This is a recipe for an easy gluten free, vegan stew. No joke, this post took hours to write (and rewrite and write again). How can you really communicate how awesome stew can be if you leave out the meat? Like, how do you convince someone that all they have to do is boil a few vegetables in some seasoned broth, and they’ll have an amazing family meal? It feels like a trick question on an exam. Can anything in life really be that simple?
Take the meat out of stew and you’ve slashed both the cost and the amount of work. No cutting or browning meat, no simmering for hours to make sure the cheap cut you got is finally tender, or spending extra money on a less tough cut that you’re just going to boil anyway. With the right seasonings, you don’t sacrifice any flavor. The flavor from stew comes from the vegetables and the seasoning anyway. The meat is really just there because, well, it’s “supposed” to be.
This stew is perfect for so many reasons. It’s easy, you chop vegetables and boil them. It’s cheap, we can often find potatoes on sale for 5lb for a dollar. Onions, carrots, and lentils are always very cheap here. It’s filling, as filling as a big bowl of potatoes. And it’s very flavorful. Because the McCormicks seasoning and A1 sauce give it a “meat stew” flavor, it’s great if you’re also feeding omnivores. With the obvious exception of the missing meat chunks, you can’t tell that it’s a vegan stew. It’s versatile, you can increase the amounts for feeding bigger groups. This recipe serves 3-4, but you can easily double it and cook it in a bigger pot. You could also make less, but it’s fantastic warmed over. Keep it in the fridge for 3-5 days and reheat it for lunch.
See, it seems just too easy.
You’re going to recognize the ingredients. I’ve explained them to keep with the format of the rest of the blog, and honestly because it’s more fun to unnecessarily explain potatoes than it is to unload the dishwasher.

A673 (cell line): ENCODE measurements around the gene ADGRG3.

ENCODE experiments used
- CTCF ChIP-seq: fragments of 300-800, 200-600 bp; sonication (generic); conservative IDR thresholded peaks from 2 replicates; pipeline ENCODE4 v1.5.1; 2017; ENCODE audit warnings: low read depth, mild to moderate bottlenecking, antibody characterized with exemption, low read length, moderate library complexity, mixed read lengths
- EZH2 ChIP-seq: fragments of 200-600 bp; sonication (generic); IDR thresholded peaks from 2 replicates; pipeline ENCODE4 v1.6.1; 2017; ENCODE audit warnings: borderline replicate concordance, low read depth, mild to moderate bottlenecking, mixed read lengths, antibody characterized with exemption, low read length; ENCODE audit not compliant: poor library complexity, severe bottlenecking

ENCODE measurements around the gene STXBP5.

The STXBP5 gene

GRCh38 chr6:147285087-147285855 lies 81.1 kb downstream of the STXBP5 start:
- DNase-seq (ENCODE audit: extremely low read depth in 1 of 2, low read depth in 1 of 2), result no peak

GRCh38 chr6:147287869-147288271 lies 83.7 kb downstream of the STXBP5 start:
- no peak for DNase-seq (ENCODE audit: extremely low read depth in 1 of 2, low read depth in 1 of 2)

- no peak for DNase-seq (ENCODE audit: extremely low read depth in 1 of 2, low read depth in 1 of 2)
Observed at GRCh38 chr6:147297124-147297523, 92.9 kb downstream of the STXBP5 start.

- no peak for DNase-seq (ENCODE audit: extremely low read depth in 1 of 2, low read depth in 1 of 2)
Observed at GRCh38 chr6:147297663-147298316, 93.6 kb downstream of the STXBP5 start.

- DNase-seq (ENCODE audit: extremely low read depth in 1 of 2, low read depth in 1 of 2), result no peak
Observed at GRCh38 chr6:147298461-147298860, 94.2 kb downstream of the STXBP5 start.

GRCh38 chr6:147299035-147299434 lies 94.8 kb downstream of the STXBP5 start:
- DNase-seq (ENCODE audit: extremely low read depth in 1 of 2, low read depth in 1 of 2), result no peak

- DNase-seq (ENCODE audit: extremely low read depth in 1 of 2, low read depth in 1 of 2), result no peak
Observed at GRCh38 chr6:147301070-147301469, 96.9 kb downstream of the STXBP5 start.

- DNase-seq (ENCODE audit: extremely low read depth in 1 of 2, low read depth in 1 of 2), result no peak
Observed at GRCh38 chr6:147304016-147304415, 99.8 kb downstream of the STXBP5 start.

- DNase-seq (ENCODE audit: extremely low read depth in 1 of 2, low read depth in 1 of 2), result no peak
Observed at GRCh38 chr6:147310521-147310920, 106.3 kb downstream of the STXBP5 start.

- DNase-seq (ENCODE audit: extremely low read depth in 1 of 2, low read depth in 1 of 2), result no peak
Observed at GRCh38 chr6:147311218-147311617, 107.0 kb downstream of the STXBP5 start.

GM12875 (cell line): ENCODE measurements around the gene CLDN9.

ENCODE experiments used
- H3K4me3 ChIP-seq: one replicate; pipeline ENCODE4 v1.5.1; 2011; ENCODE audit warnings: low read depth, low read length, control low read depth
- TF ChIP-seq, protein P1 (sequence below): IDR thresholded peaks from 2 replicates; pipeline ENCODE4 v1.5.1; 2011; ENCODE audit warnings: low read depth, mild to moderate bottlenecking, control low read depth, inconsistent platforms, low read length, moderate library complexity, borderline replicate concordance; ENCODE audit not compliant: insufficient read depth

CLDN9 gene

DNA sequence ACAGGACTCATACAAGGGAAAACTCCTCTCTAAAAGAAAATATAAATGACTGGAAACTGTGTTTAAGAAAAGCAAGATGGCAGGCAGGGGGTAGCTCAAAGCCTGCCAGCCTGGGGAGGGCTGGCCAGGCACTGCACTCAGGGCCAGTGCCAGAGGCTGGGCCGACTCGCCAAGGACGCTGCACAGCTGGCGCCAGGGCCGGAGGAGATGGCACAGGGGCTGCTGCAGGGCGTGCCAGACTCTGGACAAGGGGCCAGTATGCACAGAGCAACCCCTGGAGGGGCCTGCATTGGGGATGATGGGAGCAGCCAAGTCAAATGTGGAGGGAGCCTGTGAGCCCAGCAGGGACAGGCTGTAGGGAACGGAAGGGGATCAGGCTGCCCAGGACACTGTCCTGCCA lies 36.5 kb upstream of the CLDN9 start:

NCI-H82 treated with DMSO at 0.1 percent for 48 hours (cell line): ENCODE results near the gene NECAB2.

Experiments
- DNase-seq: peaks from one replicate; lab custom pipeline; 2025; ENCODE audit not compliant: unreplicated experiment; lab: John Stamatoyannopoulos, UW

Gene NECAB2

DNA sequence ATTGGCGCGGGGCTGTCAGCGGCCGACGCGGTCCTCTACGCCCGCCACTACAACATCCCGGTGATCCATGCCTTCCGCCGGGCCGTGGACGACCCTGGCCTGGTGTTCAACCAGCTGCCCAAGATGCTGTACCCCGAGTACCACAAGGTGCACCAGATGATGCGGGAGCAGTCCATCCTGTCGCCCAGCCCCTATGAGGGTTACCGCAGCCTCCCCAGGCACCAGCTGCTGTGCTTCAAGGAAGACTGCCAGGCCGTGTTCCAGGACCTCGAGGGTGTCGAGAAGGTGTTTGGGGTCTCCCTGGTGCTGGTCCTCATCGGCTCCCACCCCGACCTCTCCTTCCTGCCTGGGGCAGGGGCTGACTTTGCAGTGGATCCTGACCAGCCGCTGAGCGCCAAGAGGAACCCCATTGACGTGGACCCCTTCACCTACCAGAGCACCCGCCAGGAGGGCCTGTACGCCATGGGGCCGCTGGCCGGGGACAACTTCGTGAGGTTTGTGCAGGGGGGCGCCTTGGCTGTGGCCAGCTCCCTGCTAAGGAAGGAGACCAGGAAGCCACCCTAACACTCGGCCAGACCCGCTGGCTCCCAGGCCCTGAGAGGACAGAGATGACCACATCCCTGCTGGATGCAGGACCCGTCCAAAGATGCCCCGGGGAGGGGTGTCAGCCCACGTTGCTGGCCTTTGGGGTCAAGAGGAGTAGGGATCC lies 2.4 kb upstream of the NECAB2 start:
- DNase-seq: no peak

The potato is a naturally gluten free and vegan root vegetable. It has more potassium than a banana and is packed with vitamin C. Are you tired of spending money on weird sources of “resistant starch”? No need, there’s lots in a potato. A potato can be boiled, mashed, baked, stuffed, fried, stewed, and made into a soup. Some might say it’s the perfect food. In this recipe I use 3 medium-large potatoes. Usually about 4ish inches long each. I wash them, peel them, and then chop them into bite sized pieces.
Man, carrots are great, aren’t they? In this recipe they add color and flavor. I use the cheapo orange carrots, but if you want to impress fancy friends, you can buy carrots in a variety of colors. This recipe uses 2 or 3 medium carrots. Peel them and slice them into rounds between ½” to 1” long.
I use regular old yellow onion in this recipe (the kind that come in the orange mesh bag), but you can use a sweet onion if you like a milder flavor. Cut it into chunks if you like to bite into onion, or dice it if you just want the taste. No need to brown these, the flavor comes out really well while the stew simmers. This recipe calls for half an onion. If you’re a really big onion fan, add the whole thing.